Question. Do you know, of your own knowledge, that this officer was paroled?
Answer. I do not.
Question. All this you state is merely what you heard?
Answer. That is all.
Question. What do you know of the rebel force about Harper's Ferry during the siege?
Answer. It is a very difficult thing to ascertain the exact number. The staff officers who were in my room-General Hill's staff officers, two of them-stated that there were 80,000 men around us. We had a conversation in regard to the fight, and one of them said it was inevitable; that we were bound to give up; that they had force enough to crush us right out; that there were 80,000 men around us.
Question. You know only what he said?
Answer. I know this much, that on Monday night, the night after the surrender, an evacuation of Maryland Heights by the enemy took place through Harper's Ferry. My quarters were right on the main street. It was about 10 o'clock in the evening; a courier from General Jackson came rushing in my room, inquiring in an excited manner for General Hill. I remarked that he was in the next room. He went out, leaving my door open, and opened the door of the other room, and said, "General Jackson wishes to see you immediately." The remarks made, and the excited manner in which the man came in, of course convinced me that General McClellan, or some one else, was in the rear pressing them hard, and I so remarked to some of my friends who were in my room. General Hill started off immediately, and, about one hour from the time he left, the trains commenced passing through the town. They had been moving backward and forward all day; loading up and moving away, but very quietly. But in an hour from that time they passe by the hotel, generally at a trot. It excited my suspicion that something was up. I had been very unwell that day, and sat up nearly all the night. My bed was next the window, and I lay near the window. About 3 o'clock the trains had all got through. From that time I counted twenty-two regiments that passed over from Maryland Heights, crossed over the pontoon bridge, and passed right through. After they passed the bridge and came up to the hotel, the order was double-quick.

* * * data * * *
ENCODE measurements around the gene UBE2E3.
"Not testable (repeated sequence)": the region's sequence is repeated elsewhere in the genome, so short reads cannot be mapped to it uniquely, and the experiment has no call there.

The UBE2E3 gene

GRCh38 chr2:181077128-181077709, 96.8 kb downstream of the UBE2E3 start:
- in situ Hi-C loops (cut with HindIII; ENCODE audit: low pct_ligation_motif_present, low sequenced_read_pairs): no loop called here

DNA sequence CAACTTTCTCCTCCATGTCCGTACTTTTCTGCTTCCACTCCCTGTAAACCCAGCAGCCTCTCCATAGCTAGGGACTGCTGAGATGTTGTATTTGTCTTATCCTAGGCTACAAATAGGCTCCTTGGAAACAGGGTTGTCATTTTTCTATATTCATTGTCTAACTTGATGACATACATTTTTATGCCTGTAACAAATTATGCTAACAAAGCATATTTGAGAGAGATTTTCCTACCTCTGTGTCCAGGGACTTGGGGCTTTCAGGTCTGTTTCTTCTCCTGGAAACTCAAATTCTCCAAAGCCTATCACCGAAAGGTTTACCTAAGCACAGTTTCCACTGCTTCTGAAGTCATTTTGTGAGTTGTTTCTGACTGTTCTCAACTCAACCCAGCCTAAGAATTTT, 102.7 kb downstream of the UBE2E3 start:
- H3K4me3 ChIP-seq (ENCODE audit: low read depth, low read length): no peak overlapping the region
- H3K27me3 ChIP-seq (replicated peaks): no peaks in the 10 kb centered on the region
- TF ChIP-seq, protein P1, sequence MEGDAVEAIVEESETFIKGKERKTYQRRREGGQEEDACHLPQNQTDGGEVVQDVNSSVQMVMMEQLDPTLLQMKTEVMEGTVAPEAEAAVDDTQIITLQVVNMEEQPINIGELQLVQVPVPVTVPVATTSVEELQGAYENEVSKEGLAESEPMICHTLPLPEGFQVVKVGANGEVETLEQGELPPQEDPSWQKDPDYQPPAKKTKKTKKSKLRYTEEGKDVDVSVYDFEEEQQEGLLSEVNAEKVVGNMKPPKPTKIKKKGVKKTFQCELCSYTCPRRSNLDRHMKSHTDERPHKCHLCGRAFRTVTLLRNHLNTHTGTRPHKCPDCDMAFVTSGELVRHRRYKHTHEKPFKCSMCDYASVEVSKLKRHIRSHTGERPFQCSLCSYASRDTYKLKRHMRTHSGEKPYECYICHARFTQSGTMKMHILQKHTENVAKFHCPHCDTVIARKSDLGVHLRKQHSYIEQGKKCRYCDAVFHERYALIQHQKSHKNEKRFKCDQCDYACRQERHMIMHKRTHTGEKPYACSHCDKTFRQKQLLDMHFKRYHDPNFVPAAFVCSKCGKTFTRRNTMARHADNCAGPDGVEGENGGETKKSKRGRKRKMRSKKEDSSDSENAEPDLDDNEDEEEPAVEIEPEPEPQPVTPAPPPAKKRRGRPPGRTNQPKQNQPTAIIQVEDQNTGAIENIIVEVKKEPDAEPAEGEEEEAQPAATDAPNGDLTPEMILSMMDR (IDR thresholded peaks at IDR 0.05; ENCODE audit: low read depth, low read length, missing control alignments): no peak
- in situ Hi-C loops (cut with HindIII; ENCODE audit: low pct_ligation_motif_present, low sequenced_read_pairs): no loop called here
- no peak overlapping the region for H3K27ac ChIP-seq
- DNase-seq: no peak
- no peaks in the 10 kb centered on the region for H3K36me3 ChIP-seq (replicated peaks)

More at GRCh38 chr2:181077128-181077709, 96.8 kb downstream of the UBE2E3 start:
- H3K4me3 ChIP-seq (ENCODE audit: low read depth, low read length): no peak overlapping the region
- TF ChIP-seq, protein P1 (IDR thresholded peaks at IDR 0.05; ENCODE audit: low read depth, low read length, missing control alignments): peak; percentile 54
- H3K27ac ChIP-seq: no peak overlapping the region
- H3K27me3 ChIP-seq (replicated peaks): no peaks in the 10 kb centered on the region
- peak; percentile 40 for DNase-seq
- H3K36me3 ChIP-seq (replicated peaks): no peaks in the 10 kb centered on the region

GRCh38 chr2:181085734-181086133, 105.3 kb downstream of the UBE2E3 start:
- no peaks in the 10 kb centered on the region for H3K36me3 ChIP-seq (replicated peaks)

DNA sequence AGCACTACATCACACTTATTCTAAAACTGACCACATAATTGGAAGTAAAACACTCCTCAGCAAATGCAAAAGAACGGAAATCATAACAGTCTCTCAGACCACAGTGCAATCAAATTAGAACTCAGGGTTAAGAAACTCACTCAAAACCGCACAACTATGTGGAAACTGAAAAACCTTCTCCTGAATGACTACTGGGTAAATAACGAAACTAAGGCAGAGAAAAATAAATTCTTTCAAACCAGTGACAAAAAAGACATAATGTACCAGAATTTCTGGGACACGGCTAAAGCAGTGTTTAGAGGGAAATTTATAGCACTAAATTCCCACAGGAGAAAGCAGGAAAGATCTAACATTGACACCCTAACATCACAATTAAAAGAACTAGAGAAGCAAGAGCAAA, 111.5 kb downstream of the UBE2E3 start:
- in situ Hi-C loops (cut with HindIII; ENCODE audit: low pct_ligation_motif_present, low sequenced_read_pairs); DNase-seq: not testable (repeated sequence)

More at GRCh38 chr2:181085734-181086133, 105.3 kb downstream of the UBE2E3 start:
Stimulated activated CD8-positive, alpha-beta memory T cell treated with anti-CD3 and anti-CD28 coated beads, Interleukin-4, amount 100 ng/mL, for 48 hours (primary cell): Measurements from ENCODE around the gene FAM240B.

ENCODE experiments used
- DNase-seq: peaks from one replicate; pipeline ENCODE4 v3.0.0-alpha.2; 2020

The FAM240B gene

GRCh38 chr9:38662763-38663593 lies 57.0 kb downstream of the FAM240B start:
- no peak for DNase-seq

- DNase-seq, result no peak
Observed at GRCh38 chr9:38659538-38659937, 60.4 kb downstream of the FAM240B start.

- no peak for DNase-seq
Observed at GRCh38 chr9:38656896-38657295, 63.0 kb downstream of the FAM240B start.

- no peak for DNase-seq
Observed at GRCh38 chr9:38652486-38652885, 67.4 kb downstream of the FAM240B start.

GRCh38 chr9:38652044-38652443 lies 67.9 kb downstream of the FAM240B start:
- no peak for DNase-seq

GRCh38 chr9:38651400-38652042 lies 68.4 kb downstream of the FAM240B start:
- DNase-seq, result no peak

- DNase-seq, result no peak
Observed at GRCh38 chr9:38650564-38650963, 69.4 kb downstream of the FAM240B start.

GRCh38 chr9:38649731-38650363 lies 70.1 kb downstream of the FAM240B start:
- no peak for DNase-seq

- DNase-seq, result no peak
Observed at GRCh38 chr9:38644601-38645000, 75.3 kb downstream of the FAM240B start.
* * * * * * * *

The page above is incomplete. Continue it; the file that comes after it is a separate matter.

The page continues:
Question. They went off in what direction?
Answer. Toward Charlestown; up the valley.
Question. What was the strength of those regiments, generally?
Answer. There seemed to be about the average number in a regiment. I should think they would average about 800. I suppose there were some fifteen guns, also artillery, that passed at the same time. I did not see them all; I gave it up then. I suppose there must have been more than that.
Question. Had you any conversation with Colonel Miles in regard to his strength previous to the surrender?
Answer. No, sir; I had not. I had two or three business interviews with him while I was there; nothing else.
Question. What day was this that you saw those troops pass out?
Answer. It was Monday night, or rather Tuesday morning about 3 o'clock,it commenced.
Question. Did you see any other rebel troops there besides those that passed out?
Answer. Yes, sir.
Question. How many?
Answer. There were a great many troops that came in the morning of the surrender.
Question. How many?
Answer. I cannot say; the town was full of them.
Question. Were there 1,000, or 2,000, or 5,000?
41 R R-VOL XIX, PT I